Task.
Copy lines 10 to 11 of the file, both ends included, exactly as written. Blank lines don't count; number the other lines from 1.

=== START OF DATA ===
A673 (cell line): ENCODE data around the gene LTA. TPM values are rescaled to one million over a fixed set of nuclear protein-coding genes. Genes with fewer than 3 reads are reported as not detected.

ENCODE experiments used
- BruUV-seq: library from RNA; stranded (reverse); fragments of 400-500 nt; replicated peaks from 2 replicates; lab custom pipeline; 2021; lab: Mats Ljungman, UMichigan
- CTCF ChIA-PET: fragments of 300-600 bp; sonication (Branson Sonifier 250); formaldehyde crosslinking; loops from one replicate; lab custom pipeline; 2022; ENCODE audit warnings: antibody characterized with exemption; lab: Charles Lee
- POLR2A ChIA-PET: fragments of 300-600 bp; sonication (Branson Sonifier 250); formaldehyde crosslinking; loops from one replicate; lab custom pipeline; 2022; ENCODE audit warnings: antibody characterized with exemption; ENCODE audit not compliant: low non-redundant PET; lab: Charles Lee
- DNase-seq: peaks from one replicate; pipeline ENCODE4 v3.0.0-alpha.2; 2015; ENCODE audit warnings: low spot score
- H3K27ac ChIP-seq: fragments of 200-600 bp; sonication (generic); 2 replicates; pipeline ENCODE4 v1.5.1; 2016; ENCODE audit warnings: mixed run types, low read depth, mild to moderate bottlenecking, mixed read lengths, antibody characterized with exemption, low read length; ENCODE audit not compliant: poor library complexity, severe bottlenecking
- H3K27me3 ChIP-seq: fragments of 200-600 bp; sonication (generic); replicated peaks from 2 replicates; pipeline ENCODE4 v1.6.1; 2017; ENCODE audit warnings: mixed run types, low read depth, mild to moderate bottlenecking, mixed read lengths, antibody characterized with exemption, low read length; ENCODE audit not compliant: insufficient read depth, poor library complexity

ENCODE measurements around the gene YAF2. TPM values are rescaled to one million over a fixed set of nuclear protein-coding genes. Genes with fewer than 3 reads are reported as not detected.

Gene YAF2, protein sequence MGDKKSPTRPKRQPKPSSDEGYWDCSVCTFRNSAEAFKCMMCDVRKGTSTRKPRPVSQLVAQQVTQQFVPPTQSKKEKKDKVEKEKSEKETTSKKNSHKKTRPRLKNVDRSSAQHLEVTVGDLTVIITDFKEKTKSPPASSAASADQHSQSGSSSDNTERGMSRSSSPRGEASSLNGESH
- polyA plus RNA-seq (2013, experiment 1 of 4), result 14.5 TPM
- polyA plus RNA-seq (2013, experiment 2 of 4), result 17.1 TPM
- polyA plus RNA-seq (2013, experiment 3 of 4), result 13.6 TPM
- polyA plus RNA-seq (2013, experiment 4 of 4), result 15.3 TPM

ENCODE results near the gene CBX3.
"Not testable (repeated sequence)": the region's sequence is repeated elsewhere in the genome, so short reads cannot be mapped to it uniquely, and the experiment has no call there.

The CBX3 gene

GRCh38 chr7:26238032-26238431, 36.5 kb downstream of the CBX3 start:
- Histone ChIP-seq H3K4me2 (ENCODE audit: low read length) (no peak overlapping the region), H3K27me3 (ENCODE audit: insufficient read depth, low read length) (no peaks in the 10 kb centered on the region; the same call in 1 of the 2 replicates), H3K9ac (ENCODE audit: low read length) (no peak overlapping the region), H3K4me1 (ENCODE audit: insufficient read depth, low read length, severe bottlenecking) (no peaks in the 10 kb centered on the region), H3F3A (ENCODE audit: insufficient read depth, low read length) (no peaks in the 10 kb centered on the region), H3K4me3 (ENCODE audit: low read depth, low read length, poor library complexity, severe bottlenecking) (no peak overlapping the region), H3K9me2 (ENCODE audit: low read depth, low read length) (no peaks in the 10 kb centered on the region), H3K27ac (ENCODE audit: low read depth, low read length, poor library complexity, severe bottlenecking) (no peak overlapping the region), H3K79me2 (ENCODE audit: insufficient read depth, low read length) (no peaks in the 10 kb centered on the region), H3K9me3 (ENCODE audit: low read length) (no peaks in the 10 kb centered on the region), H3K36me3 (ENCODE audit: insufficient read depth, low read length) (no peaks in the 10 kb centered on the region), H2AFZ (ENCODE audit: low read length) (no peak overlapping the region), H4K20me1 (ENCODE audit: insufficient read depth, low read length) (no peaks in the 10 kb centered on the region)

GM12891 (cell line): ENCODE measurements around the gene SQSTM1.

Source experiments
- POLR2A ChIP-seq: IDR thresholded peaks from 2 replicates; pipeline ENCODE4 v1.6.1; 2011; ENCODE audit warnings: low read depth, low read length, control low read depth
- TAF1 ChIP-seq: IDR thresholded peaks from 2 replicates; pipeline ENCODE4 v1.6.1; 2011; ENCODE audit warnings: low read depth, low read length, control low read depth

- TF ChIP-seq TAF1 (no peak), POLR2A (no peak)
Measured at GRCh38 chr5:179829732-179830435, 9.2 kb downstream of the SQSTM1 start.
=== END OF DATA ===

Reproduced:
Gene YAF2, protein sequence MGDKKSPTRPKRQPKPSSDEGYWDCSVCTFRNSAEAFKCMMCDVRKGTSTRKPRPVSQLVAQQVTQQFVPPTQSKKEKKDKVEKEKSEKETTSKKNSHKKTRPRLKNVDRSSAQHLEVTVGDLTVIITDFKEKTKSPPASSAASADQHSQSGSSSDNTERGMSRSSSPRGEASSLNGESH
- polyA plus RNA-seq (2013, experiment 1 of 4), result 14.5 TPM